Two RCTs were included for the review of clinical effectiveness and safety. The only RCTs identified that evaluated different durations of clopidogrel treatments were conducted in patients with stroke, PAD, STEMI or PCI. Two small RCTs and one uncontrolled retrospective cohort study were identified for the review of rebound after thienopyridine withdrawal in patients with medically-treated NSTE-ACS. On broadening the criteria, five RCTs, two observational cohorts, nine case series and 33 case reports were identified in patients post-PCI, and two case series and two case reports were identified in patients with stroke, PAD or STEMI. The CURE trial reported that the proportion of patients experiencing cardiovascular death, myocardial infarction or stroke was lower in the clopidogrel group at 30 days [relative risk (RR) 0.79; 95% confidence interval (CI) 0.67-0.92] and from 30 days to 12 months (RR 0.82; 95% CI 0.70-0.95). Clopidogrel seems to be effective in reducing adverse cardiovascular events in patients with NSTE-ACS at intermediate and high risk of ischaemic events, and appears to increase the risk of bleeding when compared with aspirin in patients with intermediate risk of ischaemic events. In terms of the cost-effectiveness of alternative durations of clopidogrel, the updated model reinforced the conclusions from the earlier analysis, i.e. a policy of 12 months of clopidogrel for patients with NSTE-ACS appears to be cost-effective in both 'average' patients and higher-risk patients. The incremental cost-effectiveness (ICER) of 12 months' duration ranged from 13,380 pounds to 20,661 pounds per additional quality-adjusted life-year (QALY) across the different scenarios. For lower-risk patients, treatment beyond 3 months does not appear to be cost-effective. The ICER of 12 months' treatment with clopidogrel varied between 49,436 pounds and 58,691 pounds per QALY. Estimates of expected value of perfect information (EVPI) were higher for the combined analysis and for analysis of high-risk patients alone (between 48.69 million pounds and 108.4 million pounds at a threshold of 30,000 pounds per QALY). At a threshold of 20,000 pounds-30,000 pounds per QALY, total EVPI ranged between 3.27 million pounds and 20.38 million pounds in the lower-risk group.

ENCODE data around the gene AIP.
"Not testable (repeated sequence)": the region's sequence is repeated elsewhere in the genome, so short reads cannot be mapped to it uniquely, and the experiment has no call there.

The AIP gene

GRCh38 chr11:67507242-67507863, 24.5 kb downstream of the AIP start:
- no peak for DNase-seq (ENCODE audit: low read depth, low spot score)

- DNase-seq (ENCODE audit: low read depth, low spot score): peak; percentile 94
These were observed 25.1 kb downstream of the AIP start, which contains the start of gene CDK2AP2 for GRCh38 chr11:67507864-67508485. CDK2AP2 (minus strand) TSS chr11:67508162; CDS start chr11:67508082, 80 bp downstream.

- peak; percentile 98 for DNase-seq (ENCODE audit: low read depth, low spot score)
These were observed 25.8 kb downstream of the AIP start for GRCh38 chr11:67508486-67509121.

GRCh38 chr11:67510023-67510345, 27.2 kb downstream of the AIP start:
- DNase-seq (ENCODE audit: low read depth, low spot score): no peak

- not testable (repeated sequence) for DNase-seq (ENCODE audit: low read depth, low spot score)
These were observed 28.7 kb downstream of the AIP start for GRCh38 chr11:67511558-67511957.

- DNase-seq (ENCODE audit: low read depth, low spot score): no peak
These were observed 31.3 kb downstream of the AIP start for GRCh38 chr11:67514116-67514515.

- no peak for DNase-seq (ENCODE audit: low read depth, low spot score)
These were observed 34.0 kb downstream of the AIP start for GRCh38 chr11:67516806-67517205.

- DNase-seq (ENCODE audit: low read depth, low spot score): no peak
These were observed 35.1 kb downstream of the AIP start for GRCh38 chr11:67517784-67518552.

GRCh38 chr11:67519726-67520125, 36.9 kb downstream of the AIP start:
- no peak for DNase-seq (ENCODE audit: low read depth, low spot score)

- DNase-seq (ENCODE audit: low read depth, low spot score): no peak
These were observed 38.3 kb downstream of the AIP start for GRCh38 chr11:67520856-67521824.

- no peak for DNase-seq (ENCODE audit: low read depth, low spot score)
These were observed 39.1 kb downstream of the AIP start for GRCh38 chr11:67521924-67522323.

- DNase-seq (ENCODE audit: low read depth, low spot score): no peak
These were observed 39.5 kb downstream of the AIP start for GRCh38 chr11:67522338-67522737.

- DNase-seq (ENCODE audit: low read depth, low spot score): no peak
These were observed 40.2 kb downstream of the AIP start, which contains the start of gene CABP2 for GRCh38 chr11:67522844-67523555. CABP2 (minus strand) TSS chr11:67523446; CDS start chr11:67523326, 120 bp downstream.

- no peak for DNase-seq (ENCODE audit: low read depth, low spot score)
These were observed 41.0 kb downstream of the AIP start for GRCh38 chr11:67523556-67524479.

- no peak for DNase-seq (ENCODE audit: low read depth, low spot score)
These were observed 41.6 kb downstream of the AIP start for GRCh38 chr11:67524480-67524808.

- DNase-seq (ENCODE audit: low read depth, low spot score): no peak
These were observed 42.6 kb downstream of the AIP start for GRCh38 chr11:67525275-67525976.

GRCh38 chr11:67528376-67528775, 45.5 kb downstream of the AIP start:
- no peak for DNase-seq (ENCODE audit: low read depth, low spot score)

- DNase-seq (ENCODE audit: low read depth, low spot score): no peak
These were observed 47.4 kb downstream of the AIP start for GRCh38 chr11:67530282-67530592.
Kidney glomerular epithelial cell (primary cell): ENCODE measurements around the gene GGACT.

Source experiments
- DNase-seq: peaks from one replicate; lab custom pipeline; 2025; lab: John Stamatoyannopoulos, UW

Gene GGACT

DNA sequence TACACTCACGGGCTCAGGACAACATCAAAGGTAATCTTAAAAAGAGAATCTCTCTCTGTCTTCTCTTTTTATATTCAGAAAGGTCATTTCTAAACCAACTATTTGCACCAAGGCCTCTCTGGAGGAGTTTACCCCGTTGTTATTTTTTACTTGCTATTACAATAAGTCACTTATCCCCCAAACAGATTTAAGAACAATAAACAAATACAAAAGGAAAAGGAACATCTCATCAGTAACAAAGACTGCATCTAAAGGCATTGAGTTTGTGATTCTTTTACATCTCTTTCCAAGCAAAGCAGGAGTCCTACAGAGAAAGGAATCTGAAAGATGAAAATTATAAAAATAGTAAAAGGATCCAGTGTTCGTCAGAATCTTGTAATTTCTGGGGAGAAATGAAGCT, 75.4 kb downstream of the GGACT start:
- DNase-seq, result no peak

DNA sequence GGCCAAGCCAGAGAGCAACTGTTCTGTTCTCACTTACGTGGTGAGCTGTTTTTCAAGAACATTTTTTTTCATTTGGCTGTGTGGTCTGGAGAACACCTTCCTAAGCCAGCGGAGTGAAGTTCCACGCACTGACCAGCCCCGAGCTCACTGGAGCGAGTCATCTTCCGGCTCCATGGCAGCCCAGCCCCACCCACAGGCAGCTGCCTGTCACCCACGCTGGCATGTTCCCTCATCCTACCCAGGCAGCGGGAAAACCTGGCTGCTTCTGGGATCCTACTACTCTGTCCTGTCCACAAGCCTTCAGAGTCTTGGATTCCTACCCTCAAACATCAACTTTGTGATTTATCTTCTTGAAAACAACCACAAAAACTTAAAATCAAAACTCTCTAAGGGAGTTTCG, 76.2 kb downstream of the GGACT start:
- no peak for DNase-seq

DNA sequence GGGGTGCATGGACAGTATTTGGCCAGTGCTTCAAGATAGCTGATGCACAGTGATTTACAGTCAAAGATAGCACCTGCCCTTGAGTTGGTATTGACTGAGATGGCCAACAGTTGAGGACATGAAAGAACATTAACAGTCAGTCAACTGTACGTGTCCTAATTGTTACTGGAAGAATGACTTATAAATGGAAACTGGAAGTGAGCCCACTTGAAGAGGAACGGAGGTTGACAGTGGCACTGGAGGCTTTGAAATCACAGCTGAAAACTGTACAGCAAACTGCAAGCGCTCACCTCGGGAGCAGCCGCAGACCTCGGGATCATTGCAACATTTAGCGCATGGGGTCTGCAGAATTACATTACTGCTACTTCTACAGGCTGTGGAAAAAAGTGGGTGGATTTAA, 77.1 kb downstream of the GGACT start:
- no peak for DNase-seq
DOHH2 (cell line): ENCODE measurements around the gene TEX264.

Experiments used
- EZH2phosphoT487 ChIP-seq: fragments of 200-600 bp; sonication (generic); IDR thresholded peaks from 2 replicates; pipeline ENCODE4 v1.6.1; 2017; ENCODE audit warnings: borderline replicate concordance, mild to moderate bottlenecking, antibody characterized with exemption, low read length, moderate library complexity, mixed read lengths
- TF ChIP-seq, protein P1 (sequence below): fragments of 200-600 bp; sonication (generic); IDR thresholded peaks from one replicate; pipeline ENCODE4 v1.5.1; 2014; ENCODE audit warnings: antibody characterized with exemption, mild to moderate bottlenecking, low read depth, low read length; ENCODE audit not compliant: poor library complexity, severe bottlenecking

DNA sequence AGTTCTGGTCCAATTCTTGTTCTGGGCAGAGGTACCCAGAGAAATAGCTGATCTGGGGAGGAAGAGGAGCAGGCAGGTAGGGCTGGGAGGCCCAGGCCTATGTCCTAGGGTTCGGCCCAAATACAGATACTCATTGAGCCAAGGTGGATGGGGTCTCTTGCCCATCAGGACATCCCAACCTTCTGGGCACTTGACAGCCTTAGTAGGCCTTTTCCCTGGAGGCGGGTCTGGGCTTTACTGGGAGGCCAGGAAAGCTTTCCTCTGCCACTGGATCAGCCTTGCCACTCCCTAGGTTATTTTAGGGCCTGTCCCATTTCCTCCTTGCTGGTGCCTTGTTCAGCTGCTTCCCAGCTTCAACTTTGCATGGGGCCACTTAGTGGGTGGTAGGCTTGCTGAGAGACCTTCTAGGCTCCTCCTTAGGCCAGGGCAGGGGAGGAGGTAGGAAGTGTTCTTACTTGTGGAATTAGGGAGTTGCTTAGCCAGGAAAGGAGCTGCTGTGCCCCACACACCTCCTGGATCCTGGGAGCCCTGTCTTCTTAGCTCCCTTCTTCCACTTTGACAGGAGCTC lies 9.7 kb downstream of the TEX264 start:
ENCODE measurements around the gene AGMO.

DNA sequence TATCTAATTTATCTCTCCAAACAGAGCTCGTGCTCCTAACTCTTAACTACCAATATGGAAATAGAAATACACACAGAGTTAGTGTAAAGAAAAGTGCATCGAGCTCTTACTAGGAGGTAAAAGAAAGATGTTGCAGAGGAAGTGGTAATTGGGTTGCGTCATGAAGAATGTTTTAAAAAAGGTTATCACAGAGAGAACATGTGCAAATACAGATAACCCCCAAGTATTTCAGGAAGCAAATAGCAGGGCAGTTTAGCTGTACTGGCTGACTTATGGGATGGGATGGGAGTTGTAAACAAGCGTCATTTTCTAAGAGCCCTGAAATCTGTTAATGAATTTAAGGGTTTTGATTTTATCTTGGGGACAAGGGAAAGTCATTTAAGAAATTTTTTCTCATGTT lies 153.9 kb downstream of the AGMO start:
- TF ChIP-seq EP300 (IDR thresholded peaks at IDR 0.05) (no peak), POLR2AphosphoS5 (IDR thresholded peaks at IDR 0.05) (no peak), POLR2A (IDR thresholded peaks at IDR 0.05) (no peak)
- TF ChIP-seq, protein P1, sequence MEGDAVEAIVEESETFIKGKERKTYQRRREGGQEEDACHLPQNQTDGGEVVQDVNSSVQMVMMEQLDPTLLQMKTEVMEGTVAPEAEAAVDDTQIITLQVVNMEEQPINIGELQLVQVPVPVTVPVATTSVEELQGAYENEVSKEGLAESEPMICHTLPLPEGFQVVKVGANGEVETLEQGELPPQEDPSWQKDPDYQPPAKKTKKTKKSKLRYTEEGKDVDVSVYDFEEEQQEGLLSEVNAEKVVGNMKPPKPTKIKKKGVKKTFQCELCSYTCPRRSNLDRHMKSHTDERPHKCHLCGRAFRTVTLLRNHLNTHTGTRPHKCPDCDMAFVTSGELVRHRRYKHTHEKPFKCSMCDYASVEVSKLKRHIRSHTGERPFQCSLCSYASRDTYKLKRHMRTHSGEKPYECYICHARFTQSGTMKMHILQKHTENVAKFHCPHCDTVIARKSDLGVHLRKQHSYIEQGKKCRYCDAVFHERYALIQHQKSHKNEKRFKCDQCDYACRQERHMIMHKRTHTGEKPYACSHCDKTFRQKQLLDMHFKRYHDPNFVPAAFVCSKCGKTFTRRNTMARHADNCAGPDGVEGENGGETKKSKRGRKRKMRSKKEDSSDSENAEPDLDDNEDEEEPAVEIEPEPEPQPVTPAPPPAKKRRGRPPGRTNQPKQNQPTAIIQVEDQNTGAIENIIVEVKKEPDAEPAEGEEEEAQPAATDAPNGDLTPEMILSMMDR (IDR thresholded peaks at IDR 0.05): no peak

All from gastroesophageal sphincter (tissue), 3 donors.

CONCLUSIONS